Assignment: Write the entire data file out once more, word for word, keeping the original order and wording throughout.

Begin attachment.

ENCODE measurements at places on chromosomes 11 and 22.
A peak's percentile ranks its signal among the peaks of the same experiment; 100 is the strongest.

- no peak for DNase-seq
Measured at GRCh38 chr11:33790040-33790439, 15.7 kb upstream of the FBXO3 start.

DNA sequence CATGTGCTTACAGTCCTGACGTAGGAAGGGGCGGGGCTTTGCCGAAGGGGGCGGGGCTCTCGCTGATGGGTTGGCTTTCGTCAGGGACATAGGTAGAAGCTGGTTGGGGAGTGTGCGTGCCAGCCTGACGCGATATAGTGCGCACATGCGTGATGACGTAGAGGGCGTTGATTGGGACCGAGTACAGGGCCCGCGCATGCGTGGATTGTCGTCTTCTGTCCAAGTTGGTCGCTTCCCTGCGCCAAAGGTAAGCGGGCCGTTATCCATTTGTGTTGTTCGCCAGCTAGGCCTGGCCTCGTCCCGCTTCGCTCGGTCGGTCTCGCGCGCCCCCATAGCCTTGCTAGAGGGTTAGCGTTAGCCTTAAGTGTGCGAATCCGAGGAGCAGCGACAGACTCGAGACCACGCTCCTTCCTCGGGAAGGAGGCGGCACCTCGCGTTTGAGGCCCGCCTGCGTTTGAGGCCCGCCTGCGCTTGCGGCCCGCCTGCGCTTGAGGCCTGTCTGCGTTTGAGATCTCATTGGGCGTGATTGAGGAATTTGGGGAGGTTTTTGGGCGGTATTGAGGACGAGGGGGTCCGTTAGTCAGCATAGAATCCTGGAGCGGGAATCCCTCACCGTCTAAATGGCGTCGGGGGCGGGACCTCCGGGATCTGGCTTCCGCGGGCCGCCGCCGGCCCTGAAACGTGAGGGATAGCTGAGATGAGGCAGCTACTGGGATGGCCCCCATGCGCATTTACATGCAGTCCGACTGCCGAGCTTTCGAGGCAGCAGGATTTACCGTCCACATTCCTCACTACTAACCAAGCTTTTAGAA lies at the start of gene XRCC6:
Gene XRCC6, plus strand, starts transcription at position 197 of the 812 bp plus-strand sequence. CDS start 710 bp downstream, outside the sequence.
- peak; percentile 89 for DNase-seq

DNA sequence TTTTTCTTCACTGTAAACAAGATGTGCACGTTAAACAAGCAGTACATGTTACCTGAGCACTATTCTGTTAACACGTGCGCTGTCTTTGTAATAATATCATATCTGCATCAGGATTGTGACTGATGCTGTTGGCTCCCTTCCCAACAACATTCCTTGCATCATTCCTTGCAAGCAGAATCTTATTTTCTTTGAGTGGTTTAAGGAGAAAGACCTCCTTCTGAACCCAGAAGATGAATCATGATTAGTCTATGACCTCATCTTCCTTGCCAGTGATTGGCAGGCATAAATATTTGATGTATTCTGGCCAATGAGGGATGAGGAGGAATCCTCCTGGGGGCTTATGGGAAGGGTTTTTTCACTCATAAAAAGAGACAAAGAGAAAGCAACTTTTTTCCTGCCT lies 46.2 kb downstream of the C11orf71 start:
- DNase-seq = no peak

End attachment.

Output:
ENCODE measurements at places on chromosomes 11 and 22.
A peak's percentile ranks its signal among the peaks of the same experiment; 100 is the strongest.

- no peak for DNase-seq
Measured at GRCh38 chr11:33790040-33790439, 15.7 kb upstream of the FBXO3 start.

DNA sequence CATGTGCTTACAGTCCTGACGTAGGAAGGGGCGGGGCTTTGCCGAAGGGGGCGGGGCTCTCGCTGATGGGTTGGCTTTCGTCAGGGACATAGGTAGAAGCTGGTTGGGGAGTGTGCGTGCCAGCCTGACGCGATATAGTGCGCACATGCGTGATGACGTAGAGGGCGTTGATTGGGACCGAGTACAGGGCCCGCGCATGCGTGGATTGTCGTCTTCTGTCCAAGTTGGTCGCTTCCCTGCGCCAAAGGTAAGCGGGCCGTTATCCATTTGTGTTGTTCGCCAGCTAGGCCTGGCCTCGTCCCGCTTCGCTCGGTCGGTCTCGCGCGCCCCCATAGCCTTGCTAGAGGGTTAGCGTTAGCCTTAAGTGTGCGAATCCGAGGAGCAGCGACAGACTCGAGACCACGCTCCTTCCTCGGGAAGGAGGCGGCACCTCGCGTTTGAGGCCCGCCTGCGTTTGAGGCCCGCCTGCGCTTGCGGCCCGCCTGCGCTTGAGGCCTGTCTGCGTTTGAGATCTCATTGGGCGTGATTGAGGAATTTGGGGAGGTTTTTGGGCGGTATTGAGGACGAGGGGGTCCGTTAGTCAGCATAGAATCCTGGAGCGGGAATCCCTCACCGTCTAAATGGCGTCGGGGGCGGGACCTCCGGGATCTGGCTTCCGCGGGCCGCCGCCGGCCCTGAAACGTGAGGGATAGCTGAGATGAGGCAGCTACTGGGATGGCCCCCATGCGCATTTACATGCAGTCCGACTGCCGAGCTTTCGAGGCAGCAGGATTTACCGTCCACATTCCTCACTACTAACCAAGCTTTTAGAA lies at the start of gene XRCC6:
Gene XRCC6, plus strand, starts transcription at position 197 of the 812 bp plus-strand sequence. CDS start 710 bp downstream, outside the sequence.
- peak; percentile 89 for DNase-seq

DNA sequence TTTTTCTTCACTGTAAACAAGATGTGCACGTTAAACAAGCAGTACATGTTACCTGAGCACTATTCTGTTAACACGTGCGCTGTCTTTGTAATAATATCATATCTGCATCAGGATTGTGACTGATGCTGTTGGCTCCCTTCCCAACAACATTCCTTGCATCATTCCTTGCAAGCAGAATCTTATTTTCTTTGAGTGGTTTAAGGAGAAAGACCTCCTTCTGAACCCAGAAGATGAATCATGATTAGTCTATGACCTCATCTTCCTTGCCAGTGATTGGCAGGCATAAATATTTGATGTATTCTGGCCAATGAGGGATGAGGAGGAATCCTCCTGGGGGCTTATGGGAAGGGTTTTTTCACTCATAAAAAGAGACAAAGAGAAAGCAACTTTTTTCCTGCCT lies 46.2 kb downstream of the C11orf71 start:
- DNase-seq = no peak